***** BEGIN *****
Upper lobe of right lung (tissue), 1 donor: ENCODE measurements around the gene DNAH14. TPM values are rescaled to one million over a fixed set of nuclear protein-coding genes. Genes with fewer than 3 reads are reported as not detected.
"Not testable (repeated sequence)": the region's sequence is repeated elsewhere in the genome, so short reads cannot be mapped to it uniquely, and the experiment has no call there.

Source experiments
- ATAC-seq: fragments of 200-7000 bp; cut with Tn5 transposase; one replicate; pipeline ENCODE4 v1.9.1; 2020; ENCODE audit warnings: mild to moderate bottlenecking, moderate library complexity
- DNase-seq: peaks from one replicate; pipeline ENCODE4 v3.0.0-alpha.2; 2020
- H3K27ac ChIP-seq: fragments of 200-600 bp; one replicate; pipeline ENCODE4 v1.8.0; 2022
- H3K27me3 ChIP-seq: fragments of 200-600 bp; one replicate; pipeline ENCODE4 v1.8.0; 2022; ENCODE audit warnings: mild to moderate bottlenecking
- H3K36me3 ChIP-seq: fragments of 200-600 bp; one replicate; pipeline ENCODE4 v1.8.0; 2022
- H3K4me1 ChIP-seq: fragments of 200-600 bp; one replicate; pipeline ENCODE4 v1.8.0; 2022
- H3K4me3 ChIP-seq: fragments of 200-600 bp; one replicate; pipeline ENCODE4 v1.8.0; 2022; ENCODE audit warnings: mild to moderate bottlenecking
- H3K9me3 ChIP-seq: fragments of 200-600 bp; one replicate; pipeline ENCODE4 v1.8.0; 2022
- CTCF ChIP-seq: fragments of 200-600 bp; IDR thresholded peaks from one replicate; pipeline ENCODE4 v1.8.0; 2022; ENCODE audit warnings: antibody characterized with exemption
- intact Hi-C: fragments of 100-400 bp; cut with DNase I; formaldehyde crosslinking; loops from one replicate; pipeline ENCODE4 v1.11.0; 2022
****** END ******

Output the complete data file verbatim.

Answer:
Upper lobe of right lung (tissue), 1 donor: ENCODE measurements around the gene DNAH14. TPM values are rescaled to one million over a fixed set of nuclear protein-coding genes. Genes with fewer than 3 reads are reported as not detected.
"Not testable (repeated sequence)": the region's sequence is repeated elsewhere in the genome, so short reads cannot be mapped to it uniquely, and the experiment has no call there.

Source experiments
- ATAC-seq: fragments of 200-7000 bp; cut with Tn5 transposase; one replicate; pipeline ENCODE4 v1.9.1; 2020; ENCODE audit warnings: mild to moderate bottlenecking, moderate library complexity
- DNase-seq: peaks from one replicate; pipeline ENCODE4 v3.0.0-alpha.2; 2020
- H3K27ac ChIP-seq: fragments of 200-600 bp; one replicate; pipeline ENCODE4 v1.8.0; 2022
- H3K27me3 ChIP-seq: fragments of 200-600 bp; one replicate; pipeline ENCODE4 v1.8.0; 2022; ENCODE audit warnings: mild to moderate bottlenecking
- H3K36me3 ChIP-seq: fragments of 200-600 bp; one replicate; pipeline ENCODE4 v1.8.0; 2022
- H3K4me1 ChIP-seq: fragments of 200-600 bp; one replicate; pipeline ENCODE4 v1.8.0; 2022
- H3K4me3 ChIP-seq: fragments of 200-600 bp; one replicate; pipeline ENCODE4 v1.8.0; 2022; ENCODE audit warnings: mild to moderate bottlenecking
- H3K9me3 ChIP-seq: fragments of 200-600 bp; one replicate; pipeline ENCODE4 v1.8.0; 2022
- CTCF ChIP-seq: fragments of 200-600 bp; IDR thresholded peaks from one replicate; pipeline ENCODE4 v1.8.0; 2022; ENCODE audit warnings: antibody characterized with exemption
- intact Hi-C: fragments of 100-400 bp; cut with DNase I; formaldehyde crosslinking; loops from one replicate; pipeline ENCODE4 v1.11.0; 2022